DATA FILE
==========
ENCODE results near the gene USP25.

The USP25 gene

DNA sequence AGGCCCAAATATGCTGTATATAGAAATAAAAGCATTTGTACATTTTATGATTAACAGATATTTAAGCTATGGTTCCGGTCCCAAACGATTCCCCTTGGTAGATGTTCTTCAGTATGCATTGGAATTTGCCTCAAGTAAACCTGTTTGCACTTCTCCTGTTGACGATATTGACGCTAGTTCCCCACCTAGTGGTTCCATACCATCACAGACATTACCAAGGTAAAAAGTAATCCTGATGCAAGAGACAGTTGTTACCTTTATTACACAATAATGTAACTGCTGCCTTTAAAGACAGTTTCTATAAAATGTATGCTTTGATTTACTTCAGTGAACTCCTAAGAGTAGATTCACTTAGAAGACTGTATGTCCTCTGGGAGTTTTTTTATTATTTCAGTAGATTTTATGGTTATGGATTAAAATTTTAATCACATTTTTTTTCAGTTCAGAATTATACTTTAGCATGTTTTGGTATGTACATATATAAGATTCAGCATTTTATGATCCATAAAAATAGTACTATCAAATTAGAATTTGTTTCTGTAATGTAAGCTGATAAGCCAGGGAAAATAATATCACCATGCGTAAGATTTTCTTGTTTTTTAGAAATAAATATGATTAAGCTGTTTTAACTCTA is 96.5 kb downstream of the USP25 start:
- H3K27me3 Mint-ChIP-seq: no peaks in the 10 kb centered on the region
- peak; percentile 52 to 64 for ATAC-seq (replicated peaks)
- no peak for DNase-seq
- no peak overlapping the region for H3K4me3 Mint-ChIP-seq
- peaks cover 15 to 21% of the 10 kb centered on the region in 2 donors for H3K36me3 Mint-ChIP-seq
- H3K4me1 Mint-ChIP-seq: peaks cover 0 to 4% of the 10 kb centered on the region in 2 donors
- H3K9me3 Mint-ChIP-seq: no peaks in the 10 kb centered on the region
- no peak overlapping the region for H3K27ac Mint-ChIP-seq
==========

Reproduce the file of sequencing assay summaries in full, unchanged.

ENCODE results near the gene USP25.

The USP25 gene

DNA sequence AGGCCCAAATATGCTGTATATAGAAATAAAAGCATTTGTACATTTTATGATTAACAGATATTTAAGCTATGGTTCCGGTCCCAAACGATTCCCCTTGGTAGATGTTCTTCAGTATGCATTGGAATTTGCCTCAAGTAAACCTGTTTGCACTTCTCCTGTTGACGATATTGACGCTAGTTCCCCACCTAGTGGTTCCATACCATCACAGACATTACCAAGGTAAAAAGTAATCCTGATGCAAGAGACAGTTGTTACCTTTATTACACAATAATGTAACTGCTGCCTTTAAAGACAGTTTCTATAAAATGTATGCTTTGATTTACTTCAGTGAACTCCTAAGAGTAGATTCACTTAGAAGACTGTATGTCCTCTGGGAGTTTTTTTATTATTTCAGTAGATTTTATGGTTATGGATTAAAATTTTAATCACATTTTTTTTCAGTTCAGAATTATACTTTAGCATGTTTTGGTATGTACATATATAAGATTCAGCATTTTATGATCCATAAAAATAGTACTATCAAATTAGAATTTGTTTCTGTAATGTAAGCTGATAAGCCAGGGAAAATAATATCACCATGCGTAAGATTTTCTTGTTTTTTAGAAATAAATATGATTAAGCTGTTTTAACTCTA is 96.5 kb downstream of the USP25 start:
- H3K27me3 Mint-ChIP-seq: no peaks in the 10 kb centered on the region
- peak; percentile 52 to 64 for ATAC-seq (replicated peaks)
- no peak for DNase-seq
- no peak overlapping the region for H3K4me3 Mint-ChIP-seq
- peaks cover 15 to 21% of the 10 kb centered on the region in 2 donors for H3K36me3 Mint-ChIP-seq
- H3K4me1 Mint-ChIP-seq: peaks cover 0 to 4% of the 10 kb centered on the region in 2 donors
- H3K9me3 Mint-ChIP-seq: no peaks in the 10 kb centered on the region
- no peak overlapping the region for H3K27ac Mint-ChIP-seq